Bedtime strategies for kids with autism and ADHD can help all families get more sleep
Getting a good night’s sleep is important for children’s learning and development. When young people don’t get enough sleep, it can impact their mood, school performance, health, and behaviour.
The impact of sleep on quality of life is a force everyone can relate to. For children with neurodevelopmental conditions such as autism and attention-defect hyperactivity disorder (ADHD), a poor night’s sleep can have even more far-reaching impacts on not only the child’s mental health, but on the mental health and stress levels of parents, too.
Up to 80% of autistic children have trouble with their sleep. Common behavioural difficulties parents report include dyssomnias (problems going to sleep), parasomnias (problems waking up overnight), and early morning waking. These problems tend to persist if they are not treated effectively.
Behavioural interventions are an important first step in the treatment of sleep problems for children. In particular, our research has found sleep problems can be effectively treated in autistic children when sleep strategies are tailored to children’s needs.
And the techniques can be useful for all families struggling with children’s poor sleep.
Sleep problems that persist could affect children’s emotional development
Sleeping Sound is program that tailors strategies to the young person’s sleep needs and preferences. Originally created to help manage sleep problems in children with typical development, Sleeping Sound has been adapted over the past decade to help children with autism and ADHD.
We conducted a randomised controlled trial – the gold standard for determining whether an intervention works – with 245 autistic children aged 5–13 years and their parents. Families were randomly allocated to the intervention group (receiving Sleeping Sound) or the control group (not receiving Sleeping Sound).
Families in the intervention group participated in two 50-minute face-to-face sessions and a follow-up phone call with a paediatrician or psychologist. They received an assessment, sleep education, and personalised practical strategies that were individualised to their child and family.
What did we find?
We found families who received the Sleeping Sound intervention had fewer sleep problems compared with families who did not receive the intervention. These benefits in child sleep were still present up to one year later.
We also saw positive flow-on effects for children (improved quality of life, better emotional and behavioural functioning) and their parents (reduced stress levels, improved mental health and quality of life).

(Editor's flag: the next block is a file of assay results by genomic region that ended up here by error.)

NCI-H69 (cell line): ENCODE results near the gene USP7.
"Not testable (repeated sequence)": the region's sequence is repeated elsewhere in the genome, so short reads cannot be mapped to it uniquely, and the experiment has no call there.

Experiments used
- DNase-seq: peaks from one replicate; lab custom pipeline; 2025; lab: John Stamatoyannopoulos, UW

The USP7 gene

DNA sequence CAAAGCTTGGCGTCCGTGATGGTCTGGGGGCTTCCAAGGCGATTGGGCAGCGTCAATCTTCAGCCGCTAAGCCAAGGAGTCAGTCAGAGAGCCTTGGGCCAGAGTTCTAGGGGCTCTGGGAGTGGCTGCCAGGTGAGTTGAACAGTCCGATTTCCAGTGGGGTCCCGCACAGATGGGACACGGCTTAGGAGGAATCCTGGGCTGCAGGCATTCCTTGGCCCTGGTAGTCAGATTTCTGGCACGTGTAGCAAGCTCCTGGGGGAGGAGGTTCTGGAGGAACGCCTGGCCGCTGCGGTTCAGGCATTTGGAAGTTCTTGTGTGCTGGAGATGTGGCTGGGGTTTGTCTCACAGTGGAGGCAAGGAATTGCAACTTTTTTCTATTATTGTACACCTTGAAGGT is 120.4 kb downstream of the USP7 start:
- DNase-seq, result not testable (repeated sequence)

Parents of autistic children said family support and consistency with strategies were important. This is consistent with the future direction of personalised autism health care, which recognises the unique strengths, needs, and circumstances of autistic people and their families.
While the program is still in its trial phase and isn’t available to families in the wider community, it uses strategies that all parents can adopt to improve their children’s sleep.
Tips to improve kids’ sleep
Parents can help their children get a good night’s sleep by using the universal approach to sleep readiness and behavioural sleep strategies. This includes:
- setting a regular bedtime and waking up time
- creating a safe, comfortable sleeping environment (cool, quiet, dark, screen-free)
- following a regular bedtime routine that is calm and sleep-inducing
- avoiding caffeine, electronic devices and excitement before bed
- encouraging physical activity during the day
- avoiding exercise one hour before bed.
Regular bed times as important for kids as getting enough sleep
What if good sleep remains elusive?
In addition to practising healthy sleep habits and establishing a bedtime routine, parents can try out different behavioural strategies that might help their child. These include:
The checking method
This strategy can be helpful when children need a parent in the room to fall asleep or find it hard to stay in their bedroom.
Put your child to bed but promise to come back and check on them. Visit your child at regular intervals in the night to check on them and reassure them. Gradually stretch out interval times.
Checks should be boring and brief (around one minute).
This strategy can be helpful when children are unable to fall asleep at the desired bedtime.
Temporarily adjust bedtime to when your child is naturally falling asleep. Gradually bring bedtime forward in 15-minute increments every few days until desired bedtime is reached.
These strategies can be helpful when children are anxious at bedtime or have difficulty falling asleep.
Teach your child progressive muscle relaxation. Encourage your child to lie down with their eyes closed and then tighten and relax all the muscles in their body, one after the other.
Teach your child controlled breathing. Help them learn to take long, slow breaths in through their nose and out through their mouth.
Encourage your child to write or draw the things that worry them during the day and put them away in a “worry box”.
Children may experience one or more sleep problems, so a combination of behavioural sleep strategies may be required. If you’re worried about your child’s sleep, or if sleep problems persist, consult your paediatrician or GP for further guidance.
We are currently recruiting for our new study evaluating the Sleeping Sound intervention via telehealth, through the Krongold Clinic at Monash University. If you are a parent of an autistic child aged 5–12 who is experiencing sleep problems and would like to find out more, visit our website.
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